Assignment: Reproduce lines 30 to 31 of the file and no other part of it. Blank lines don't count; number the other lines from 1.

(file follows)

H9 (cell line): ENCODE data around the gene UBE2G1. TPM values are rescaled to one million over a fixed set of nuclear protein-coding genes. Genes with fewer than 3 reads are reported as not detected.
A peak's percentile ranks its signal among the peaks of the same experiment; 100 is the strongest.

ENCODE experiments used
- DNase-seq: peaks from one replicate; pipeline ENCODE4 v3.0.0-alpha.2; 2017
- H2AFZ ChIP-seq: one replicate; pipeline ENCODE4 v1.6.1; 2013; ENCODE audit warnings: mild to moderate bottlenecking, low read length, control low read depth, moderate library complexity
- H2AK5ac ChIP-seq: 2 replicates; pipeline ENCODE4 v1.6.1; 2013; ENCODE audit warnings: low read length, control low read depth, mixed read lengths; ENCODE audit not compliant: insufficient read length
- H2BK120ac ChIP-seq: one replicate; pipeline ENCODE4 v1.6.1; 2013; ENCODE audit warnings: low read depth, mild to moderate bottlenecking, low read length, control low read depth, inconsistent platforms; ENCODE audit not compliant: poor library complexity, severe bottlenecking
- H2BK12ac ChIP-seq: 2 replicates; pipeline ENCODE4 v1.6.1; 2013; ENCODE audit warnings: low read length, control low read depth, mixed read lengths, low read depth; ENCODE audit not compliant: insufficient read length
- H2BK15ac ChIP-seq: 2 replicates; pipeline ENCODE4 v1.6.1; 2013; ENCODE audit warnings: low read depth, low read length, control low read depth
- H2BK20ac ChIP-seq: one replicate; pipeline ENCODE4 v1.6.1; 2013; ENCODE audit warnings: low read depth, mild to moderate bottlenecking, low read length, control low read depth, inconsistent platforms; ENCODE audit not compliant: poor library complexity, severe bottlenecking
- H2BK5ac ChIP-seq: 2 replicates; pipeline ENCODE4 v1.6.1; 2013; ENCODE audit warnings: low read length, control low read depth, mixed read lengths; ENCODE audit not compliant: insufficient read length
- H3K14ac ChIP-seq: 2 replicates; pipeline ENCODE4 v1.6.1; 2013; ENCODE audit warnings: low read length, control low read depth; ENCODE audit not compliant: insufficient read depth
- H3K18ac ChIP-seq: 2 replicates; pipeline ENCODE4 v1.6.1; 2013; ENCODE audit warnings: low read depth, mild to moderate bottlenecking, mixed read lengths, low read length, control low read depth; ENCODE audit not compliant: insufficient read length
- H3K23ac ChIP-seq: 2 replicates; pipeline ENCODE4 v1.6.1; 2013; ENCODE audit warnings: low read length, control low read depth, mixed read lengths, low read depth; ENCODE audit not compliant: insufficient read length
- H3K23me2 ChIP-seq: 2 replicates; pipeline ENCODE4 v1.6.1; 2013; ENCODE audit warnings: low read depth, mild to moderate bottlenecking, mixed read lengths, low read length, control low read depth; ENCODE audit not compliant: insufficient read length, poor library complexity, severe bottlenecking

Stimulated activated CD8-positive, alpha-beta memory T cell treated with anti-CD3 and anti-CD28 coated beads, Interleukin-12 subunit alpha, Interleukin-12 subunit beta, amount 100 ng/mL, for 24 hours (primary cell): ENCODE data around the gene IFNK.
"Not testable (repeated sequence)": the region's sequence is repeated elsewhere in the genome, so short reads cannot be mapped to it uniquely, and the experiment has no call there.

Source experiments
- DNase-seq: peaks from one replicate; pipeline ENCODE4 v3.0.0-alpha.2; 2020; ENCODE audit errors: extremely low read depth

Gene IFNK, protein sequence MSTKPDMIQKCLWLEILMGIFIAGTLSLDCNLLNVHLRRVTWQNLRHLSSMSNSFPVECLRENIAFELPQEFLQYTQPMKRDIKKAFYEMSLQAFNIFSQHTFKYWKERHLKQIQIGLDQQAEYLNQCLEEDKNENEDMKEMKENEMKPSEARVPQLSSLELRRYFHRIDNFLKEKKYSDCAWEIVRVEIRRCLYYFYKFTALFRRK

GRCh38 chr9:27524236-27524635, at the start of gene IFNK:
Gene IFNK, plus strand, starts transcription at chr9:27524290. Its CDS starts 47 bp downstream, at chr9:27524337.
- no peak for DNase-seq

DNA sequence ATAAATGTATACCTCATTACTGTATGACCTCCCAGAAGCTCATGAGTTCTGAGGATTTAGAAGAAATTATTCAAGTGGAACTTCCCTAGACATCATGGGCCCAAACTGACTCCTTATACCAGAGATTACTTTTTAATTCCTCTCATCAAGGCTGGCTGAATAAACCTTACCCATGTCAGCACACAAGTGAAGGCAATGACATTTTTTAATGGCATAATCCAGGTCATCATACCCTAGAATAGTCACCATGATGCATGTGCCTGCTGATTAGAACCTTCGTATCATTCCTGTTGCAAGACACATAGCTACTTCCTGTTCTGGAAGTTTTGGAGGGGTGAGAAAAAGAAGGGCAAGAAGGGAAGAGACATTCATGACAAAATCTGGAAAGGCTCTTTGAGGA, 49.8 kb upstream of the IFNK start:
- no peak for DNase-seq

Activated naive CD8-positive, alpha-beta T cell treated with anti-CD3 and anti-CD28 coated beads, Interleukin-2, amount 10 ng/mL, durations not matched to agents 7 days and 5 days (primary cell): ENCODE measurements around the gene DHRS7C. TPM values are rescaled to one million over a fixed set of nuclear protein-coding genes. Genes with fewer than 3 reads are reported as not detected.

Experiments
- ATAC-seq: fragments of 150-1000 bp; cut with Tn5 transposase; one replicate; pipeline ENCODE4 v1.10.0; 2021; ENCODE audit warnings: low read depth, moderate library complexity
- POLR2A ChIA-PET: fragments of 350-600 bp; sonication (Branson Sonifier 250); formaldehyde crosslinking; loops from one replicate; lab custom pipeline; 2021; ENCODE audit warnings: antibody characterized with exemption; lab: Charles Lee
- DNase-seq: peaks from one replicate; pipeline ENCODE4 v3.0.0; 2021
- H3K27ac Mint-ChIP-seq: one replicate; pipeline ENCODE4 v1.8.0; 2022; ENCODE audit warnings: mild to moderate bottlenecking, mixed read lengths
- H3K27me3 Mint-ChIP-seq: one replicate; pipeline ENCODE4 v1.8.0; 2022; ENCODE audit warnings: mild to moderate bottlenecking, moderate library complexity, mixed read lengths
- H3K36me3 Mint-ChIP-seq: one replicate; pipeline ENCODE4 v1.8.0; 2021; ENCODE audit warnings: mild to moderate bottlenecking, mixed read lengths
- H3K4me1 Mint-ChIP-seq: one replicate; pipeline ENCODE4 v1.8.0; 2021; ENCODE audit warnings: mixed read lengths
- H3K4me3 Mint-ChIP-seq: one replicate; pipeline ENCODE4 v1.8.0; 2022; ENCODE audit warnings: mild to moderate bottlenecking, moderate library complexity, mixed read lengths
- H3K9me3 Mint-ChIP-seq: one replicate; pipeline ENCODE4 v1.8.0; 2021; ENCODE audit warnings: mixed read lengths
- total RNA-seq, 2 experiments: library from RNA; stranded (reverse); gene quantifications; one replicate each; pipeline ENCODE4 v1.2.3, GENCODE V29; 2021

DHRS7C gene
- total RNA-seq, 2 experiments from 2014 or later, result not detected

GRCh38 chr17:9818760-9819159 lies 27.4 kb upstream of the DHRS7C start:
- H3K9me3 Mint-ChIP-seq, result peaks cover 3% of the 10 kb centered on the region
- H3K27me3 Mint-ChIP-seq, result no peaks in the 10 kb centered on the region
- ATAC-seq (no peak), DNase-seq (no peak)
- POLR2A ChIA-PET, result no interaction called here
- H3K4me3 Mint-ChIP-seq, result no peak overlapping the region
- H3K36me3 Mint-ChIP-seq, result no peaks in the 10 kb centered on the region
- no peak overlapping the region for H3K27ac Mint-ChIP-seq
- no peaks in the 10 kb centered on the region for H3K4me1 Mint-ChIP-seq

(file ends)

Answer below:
- DNase-seq: peaks from one replicate; pipeline ENCODE4 v3.0.0; 2021
- H3K27ac Mint-ChIP-seq: one replicate; pipeline ENCODE4 v1.8.0; 2022; ENCODE audit warnings: mild to moderate bottlenecking, mixed read lengths